Janice Schreier, L.C.S.W.
Psychiatry & Psychology
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Helping a child with ADHD develop social skills
The emotional maturity level of children with attention deficit hyperactivity disorder (ADHD) may be well below that of their counterparts without ADHD. This means that a 10-year-old with ADHD may behave more like a 7- or 8-year-old around their peers, struggle to play well with others, and have a hard time sharing and losing at games.
While it’s important that children are involved in activities with others, many children with ADHD have a difficult time making and keeping friends. If a child isn't accepted by a peer group, this can make them feel isolated, which can be one of the most painful parts of having ADHD. While some parents isolate their children from participating in activities with others, it’s extremely important that kids with ADHD take part in social activities to help develop social skills.
Children with ADHD often have a harder time monitoring their social behavior than other children. They don’t always know how to read social situations and others’ reactions. Parents play an important role in helping increase self-awareness in children with ADHD.
Follow these tips to help your child improve his or her social skills:
- Provide immediate, frequent feedback about inappropriate behavior and social miscues. Children with ADHD have difficulty monitoring their social behavior, so they may need someone to provide guidance. Role-playing with your child is an effective way to simulate situations that your child may encounter. You also can point out facial expressions, scenarios and appropriate or inappropriate behavior in characters in books or on TV.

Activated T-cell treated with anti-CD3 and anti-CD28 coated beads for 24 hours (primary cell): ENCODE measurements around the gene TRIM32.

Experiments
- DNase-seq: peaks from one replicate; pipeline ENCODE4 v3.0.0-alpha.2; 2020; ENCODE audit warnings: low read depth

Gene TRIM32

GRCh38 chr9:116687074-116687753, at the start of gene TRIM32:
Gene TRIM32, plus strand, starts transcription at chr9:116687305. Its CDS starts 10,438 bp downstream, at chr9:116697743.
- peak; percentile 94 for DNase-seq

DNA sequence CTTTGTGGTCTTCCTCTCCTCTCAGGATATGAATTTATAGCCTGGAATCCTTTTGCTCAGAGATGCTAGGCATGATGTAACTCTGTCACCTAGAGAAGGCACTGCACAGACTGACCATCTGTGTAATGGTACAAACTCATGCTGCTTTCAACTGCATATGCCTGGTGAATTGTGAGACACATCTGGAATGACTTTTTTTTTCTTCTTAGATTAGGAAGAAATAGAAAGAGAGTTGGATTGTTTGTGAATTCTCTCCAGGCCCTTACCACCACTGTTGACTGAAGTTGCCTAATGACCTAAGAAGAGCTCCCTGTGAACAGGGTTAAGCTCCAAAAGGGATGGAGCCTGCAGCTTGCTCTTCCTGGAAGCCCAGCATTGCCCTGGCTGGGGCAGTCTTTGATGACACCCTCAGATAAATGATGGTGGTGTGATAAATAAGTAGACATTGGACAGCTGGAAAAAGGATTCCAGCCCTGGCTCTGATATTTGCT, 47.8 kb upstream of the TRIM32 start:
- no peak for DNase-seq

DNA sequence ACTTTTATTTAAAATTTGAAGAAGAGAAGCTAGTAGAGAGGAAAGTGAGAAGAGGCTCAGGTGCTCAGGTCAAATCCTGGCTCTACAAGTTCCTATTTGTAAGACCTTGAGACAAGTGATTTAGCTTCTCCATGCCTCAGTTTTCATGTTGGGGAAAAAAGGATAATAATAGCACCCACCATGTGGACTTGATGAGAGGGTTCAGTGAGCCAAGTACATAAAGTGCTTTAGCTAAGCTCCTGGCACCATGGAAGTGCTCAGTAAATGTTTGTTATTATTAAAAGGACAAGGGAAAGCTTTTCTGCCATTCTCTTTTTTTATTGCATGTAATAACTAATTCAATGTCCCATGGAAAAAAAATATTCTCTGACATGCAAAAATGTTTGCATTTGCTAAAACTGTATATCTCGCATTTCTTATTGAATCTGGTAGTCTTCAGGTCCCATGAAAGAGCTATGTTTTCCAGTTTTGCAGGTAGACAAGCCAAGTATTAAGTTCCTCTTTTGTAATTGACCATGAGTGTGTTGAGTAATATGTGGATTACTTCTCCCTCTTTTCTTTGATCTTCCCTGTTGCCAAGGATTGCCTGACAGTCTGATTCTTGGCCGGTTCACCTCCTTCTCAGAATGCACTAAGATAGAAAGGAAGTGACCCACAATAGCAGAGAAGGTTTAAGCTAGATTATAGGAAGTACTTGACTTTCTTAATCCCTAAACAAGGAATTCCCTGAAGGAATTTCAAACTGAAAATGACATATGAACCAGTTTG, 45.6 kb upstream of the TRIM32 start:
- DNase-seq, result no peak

- Focus on a few areas that your child is struggling with, such as listening or showing interest in another child. Explain to your child social rules and behaviors that reflect these skills. Set goals that are achievable and specific. Goals can be as simple as saying hi to a friend at the grocery store.
- Schedule play dates with only one or two friends. This scenario usually is better for a child with ADHD than a play date with a large group of friends. Pair your child with children that are role models for good social skills.
- Reward improved social skills, and reinforce skills that need more work.
One of the most effective ways to help your child develop social skills is to coach him or her in the moment and have your child participate in activities with their peers instead of isolating him or her from others. Practicing social skills with others is more effective than simply practicing in the office setting.
Help your child by learning more about:
- Fostering resiliency in kids
- Tips to help students adjust going back to school
- 6 tips for reducing screen time
- Parenting a child or teen with ADHD
Janice Schreier is a clinical therapist in Psychiatry & Psychology in La Crosse, Wisconsin.